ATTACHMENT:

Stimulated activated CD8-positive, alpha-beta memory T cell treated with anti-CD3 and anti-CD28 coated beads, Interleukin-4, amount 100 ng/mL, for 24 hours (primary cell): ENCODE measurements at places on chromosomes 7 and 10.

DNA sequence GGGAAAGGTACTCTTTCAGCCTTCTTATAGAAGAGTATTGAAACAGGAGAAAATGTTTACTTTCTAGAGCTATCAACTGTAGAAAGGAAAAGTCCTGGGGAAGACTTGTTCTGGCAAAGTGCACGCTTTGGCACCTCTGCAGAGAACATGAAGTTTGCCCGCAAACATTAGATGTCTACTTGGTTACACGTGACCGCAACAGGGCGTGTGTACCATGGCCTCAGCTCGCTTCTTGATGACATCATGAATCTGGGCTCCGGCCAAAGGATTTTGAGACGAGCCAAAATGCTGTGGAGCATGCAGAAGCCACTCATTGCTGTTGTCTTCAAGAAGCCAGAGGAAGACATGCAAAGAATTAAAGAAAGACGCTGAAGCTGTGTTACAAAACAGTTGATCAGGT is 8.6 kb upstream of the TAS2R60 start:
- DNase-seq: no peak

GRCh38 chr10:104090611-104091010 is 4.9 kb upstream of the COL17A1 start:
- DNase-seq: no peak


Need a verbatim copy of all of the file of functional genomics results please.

Stimulated activated CD8-positive, alpha-beta memory T cell treated with anti-CD3 and anti-CD28 coated beads, Interleukin-4, amount 100 ng/mL, for 24 hours (primary cell): ENCODE measurements at places on chromosomes 7 and 10.

DNA sequence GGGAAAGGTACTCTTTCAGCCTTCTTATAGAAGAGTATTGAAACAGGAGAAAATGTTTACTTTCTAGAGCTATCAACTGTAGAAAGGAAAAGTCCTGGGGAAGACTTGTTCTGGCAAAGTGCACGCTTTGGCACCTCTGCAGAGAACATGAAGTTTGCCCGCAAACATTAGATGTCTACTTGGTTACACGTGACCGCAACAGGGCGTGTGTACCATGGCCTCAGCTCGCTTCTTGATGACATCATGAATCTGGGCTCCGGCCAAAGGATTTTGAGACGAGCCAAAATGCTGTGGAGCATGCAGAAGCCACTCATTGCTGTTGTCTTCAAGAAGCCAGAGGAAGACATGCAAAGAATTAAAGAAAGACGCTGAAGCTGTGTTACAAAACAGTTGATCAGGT is 8.6 kb upstream of the TAS2R60 start:
- DNase-seq: no peak

GRCh38 chr10:104090611-104091010 is 4.9 kb upstream of the COL17A1 start:
- DNase-seq: no peak